When asked what distinguishes excellent service from the run-of-the-mill variety, Seamus Fogarty, the newly crowned best waiter in Maryland, mentioned the silverware.
A good waiter, he said, does not carry silverware in his bare hands. It is unbecoming. Years ago, when he learned his trade in Ireland, Fogarty was taught to carry silverware in a napkin.
These and other tips have served him well. This week Fogarty, **TC 57-year-old waiter at Berry & Elliot's restaurant in Baltimore's Hyatt Hotel, finished first in the Service Classic, an annual competition sponsored by the Restaurant Association of Maryland.
Drew Sinnott Sr. of Peerce's restaurant finished second and Bobby Sullivan of Cave's Valley Club finished third. Twenty waiters and waitresses from around the state made the finals of the contest, including last year's winner, Dana Dineen from Loew's Hotel in Annapolis. After taking a written exam that tested their knowledge of food and drink, the finalists were scored by a team of judges as they served a four-course lunch at the Hyatt.
What separated the winners from an also-ran were the fine points.
Like helping out a waiter at another table. During the competition Fogarty walked over to a distant table and removed the warming cover that had been placed over a customer's plate of food. From his post, Fogarty saw that the waiter assigned to that table was busy and that the diner, who had left his seat, was now back at the table anxious to eat. "You can't have tunnel vision," Fogarty said; you have to see the whole room.
While the fine points of silverware and team play are important to being a good waiter, Fogarty said, they are garnishment. The most important factor, the entree, he said, is training.
Fogarty started his career in Delahunty's bar and general store in his home town of Thurles in Ireland's Tipperary County.
"I scrubbed floors, then worked my way up to washing bottles and glassware. I was an apprentice, working for about $1.50 a week. I once broke a bottle of whiskey and it took me three weeks' work to pay for it," he said. "Back then, you paid for your breakage."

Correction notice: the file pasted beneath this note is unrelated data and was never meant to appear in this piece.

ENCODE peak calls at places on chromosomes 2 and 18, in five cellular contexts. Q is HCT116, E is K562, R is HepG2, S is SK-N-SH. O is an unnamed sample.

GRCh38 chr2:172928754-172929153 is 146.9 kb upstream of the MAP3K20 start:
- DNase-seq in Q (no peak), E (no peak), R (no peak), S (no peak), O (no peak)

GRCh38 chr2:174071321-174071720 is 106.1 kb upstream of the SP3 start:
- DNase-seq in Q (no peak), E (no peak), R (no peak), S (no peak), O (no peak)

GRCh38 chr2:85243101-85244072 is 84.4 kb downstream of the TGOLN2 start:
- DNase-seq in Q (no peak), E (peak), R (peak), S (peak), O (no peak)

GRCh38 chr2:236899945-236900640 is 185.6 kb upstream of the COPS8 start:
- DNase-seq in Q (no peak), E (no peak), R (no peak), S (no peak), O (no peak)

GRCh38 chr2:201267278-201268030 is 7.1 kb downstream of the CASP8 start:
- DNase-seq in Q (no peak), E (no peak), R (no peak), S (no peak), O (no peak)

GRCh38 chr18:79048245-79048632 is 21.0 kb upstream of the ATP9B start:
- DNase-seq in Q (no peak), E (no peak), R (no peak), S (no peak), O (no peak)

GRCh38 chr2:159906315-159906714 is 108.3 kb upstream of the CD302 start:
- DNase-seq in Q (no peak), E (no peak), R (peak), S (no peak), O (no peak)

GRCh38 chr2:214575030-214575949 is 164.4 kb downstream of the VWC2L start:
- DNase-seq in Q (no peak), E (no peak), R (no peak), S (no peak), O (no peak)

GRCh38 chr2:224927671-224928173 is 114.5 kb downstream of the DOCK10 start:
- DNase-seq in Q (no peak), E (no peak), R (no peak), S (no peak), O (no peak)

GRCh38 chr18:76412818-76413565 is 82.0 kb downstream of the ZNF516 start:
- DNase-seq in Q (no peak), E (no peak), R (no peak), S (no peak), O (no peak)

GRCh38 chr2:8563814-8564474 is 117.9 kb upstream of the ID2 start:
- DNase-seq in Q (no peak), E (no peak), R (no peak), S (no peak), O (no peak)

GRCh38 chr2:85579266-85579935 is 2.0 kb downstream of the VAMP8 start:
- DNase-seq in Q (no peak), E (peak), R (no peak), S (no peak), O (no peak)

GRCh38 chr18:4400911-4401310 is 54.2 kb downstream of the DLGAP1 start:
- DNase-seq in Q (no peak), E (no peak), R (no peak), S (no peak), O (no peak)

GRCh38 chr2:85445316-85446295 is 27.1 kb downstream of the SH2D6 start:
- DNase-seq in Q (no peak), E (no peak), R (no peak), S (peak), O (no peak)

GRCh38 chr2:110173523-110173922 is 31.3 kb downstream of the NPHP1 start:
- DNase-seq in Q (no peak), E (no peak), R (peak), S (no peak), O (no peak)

Once, Fogarty recounted, the proprietor's wife, Mrs. Delahunty, chided Mr. Delahunty for "being too hard on Seamus." The restaurant owner brushed his wife's complaint aside, Fogarty recounted, by saying that "the boy had to learn."
Years later Fogarty was a waiter on a cruise ship and was chosen to wait on the Roman Catholic Cardinal of Ireland as the clergyman traveled to a conference in Brazil. Delahunty read the news accounts of his former employee waiting on the cardinal and felt his taskmaster ways had been rewarded.
In addition to cruise ships, Fogarty worked in restaurants in Dublin and London. At each step of the way, he said, he learned serving techniques, like carrying silverware in the napkin, and human relations techniques, like getting a customer to call you by your name.
In London, for instance, he was tired of being called "Paddy" the nickname that English customers applied to Irishmen. A senior waiter told him to call such customers "George," the all-purpose name for an Englishman.
It worked. When a customer said "Give me a drink, Paddy," Fogarty replied, "Sure thing, George." After that, Fogarty said, the customer took the trouble to learn his name.
Fogarty got to the United States the old-fashioned way: He jumped ship. While he was a waiter on a cruise ship he had met a girl and thought he was in love. "I jumped from the Mauritania in 1961."
He landed in New York, where he worked at a variety of locations for Restaurant Associates, then for a country club in Forrest Gate, N.J., before coming to Baltimore in 1980 to work at the Cafe des Artistes, then located in downtown Baltimore. He has since worked at The Waterfront Hotel in Fells Point, Miller Brothers restaurant, the Center Club, Carolyn's Cafe and the John Eager Howard room in the Belvedere Hotel.
Slowed somewhat by heart trouble, Fogarty confines himself to working in restaurants like Berry & Elliot's that have few stairs.
By being declared the best waiter in Maryland, Fogarty wins a weeklong trip at the Dorado Beach resort in San Juan, Puerto Rico. It is a trip for two.
Fogarty says he plans to take his wife. She is not the girl he jumped ship for. That girl, an Irish lass, ended up marrying a Greek fellow.
Fogarty ended up marrying a Dutch girl, Angele Sweelssen, whom he met in New York. It all worked out for the best. They will have been married 28 years this February, which might, he said, be a nice time to go to Puerto Rico.